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Joemar Surmion: A New Breed of Farmer-Entrepreneur

Conventionally, a farmer is seen solely as a producer of his own products and seldom as a businessman. When the time comes to harvest his produce, he cannot demand a good price but is left at the whims of the traders. Before his products will reach at the consumers, it has already passed several hands of middle-men, handlers and traders who had taken the much larger piece of income without even sweating. And the farmer is left again to the hands of usurers for a loan to start planting again. This is the never-ending cycle of farming in the country that always eleave the farmers at the loosing side.

This time, Joemar Surmion wants to change the pitiful farce of farming. “Farming should be viewed as a business enterprise and not just merely production”, says the young Ilongo businessman from Koronadal City who has a passion in farming.  Toto Joemar, as he is fondly called by his friends is a maverick who likes to try everything that challenges his skills and wits. He is a karate black-belter who also loves motor biking and mountain climbing. Such extreme hobbies are no doubt, the traits of an adventurer who always wants to push himself to the limits. He is a graduate of Commerce and has earned units in Masters of Business Administration. Joemar used to work in a bank and in an insurance company for quite some time before he took a glimpse in the farming parlance. Why he gets into farming is something that challenged his mind.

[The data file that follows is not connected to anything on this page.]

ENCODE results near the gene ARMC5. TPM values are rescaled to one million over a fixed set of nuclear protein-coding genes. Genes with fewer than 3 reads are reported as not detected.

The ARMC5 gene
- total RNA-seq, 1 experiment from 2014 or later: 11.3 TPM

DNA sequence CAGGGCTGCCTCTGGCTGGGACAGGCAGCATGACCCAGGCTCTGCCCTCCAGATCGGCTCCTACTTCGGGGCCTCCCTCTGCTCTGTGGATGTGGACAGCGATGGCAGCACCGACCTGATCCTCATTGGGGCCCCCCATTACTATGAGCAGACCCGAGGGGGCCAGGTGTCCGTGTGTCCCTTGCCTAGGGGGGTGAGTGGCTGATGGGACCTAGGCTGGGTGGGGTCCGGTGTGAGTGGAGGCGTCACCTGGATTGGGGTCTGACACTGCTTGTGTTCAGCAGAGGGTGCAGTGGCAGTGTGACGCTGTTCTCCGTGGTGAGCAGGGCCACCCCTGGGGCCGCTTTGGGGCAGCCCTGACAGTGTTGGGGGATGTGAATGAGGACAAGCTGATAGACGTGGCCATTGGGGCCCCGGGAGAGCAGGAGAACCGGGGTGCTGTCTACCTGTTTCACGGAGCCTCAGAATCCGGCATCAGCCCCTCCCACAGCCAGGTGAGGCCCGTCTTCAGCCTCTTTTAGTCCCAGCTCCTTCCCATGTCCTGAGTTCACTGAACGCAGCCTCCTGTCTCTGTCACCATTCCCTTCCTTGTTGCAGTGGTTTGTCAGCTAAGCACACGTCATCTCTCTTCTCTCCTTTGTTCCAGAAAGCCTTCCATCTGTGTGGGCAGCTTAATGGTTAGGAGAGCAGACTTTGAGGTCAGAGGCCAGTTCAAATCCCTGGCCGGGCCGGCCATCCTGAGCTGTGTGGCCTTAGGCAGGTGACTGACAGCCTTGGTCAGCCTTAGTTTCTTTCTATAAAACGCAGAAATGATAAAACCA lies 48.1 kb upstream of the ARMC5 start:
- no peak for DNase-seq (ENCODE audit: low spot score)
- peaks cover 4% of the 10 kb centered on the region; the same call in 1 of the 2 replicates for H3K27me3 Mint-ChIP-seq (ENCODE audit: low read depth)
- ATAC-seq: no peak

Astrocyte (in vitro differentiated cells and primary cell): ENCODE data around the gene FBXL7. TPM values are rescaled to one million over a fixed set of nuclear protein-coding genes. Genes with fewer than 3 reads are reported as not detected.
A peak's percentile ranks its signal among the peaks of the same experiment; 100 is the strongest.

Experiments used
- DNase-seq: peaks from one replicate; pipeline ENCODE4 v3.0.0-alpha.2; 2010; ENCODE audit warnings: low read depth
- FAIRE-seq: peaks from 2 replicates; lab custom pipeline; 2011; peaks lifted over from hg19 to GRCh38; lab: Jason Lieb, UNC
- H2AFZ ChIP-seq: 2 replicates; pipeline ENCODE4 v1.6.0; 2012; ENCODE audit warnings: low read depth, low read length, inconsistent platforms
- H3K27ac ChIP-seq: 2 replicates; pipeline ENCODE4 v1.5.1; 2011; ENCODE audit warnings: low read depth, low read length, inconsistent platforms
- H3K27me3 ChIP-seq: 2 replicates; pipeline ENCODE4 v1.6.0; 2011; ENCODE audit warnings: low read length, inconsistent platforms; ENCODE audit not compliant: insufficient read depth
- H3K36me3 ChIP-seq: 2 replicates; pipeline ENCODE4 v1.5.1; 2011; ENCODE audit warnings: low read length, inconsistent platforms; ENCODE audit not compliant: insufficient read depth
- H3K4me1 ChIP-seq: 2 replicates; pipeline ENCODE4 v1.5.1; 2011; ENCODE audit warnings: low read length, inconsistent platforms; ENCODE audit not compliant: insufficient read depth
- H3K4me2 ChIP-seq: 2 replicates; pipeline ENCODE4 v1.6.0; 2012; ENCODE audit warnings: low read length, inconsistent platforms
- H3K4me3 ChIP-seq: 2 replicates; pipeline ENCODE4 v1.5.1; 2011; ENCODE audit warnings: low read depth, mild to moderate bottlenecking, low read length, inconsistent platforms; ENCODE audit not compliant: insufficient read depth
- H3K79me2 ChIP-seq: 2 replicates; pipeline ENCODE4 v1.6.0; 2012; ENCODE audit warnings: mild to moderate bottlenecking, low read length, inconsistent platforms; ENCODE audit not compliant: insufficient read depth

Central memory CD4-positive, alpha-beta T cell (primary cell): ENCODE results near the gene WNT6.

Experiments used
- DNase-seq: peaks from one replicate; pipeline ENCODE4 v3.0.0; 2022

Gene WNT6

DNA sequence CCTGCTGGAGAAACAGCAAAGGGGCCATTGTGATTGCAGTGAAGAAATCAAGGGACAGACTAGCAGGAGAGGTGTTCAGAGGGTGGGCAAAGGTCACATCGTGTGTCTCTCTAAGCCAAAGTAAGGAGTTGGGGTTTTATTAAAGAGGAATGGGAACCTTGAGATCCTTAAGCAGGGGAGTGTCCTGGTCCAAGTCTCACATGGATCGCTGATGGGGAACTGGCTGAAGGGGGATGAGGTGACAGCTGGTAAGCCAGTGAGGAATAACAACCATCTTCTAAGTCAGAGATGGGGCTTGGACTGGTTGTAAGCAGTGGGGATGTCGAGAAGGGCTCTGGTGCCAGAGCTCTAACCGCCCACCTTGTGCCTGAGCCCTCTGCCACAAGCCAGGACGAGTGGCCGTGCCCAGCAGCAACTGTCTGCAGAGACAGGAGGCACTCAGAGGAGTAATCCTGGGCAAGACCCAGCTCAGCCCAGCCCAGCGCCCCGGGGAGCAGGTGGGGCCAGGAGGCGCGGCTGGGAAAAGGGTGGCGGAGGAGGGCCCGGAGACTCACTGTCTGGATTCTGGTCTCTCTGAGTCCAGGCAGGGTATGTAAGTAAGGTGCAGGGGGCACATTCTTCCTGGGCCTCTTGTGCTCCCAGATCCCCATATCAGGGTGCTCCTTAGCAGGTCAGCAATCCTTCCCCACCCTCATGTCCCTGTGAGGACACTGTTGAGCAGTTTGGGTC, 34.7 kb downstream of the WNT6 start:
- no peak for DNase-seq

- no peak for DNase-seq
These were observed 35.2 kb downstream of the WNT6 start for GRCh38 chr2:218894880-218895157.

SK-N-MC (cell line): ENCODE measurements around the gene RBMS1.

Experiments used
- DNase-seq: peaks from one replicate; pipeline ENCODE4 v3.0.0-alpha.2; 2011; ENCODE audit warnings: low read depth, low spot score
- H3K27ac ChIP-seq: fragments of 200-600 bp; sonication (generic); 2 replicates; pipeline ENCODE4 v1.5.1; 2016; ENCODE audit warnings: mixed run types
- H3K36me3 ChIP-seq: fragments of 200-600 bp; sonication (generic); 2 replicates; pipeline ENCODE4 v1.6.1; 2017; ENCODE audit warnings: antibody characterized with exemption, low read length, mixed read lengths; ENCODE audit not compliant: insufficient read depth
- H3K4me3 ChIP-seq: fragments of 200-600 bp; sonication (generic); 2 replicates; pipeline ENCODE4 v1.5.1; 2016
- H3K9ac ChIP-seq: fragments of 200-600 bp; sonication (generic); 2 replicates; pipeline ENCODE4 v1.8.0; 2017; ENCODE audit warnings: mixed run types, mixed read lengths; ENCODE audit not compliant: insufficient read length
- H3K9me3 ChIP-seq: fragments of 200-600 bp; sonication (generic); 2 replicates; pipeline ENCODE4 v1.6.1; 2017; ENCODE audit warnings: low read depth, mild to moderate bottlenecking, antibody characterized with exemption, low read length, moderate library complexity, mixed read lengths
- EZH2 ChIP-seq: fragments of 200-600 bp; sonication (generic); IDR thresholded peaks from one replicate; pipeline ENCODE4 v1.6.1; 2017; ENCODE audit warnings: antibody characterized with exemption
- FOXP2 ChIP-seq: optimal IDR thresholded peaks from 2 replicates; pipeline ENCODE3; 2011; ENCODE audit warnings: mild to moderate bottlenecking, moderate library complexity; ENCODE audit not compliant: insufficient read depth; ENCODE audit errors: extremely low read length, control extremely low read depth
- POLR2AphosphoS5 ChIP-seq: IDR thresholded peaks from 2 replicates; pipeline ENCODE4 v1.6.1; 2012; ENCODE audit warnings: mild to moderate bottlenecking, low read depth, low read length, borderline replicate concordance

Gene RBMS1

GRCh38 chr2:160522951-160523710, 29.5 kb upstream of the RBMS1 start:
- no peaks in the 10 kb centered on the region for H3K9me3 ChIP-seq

When I was still working in the cooperative bank before, I always had a chance to meet with farmers, since they are mostly our clients”, recalls Joemar. His work allowed him to peek at the real problems of our farmers- why farmers are always at a loss where they are supposed to be the master of the farming business. This question bogged him because his work demands him to enable these farmers so they can pay their loans and, in return the bank an earn profit.

To get the “feel” of the farmers’ plight, Joemar himself began to venture in farming while still working the bank. He bought a piece of land at Libas, Tantangan, South Cotabato in 1990 to start his farming. “Everyday before I go to office, I woke up early in the morning to go to the farm and do some menial work. By the end of office hours, again I immediately went back to the farm to continue my work. During weekends, I sent all my family members to the farm so they can help me in my activities. That’s how I started it all.”, Joemar relates with much amusement. After he had already established the farm, Joemar decided to quit his juicy job and focus in farming, though he considered it as tough decision.

Before, the land he bought was so barren that even a single plant can’t survive. It was a bit rolling, with clayey soil. The only advantage it has is the spring that provides a free source of water. Though the farmer who sold his land saw it unproductive, Joemar seen it otherwise. He turned the limitations into advantage by merely using what he called “auto-suggestion” – which means training your mind to focus on something you wish to happen and act on it with great intense. Deep in his mind, he was creating a picture of a farm land, rich in bounty, where many people come for a visit to enjoy the beauty of nature.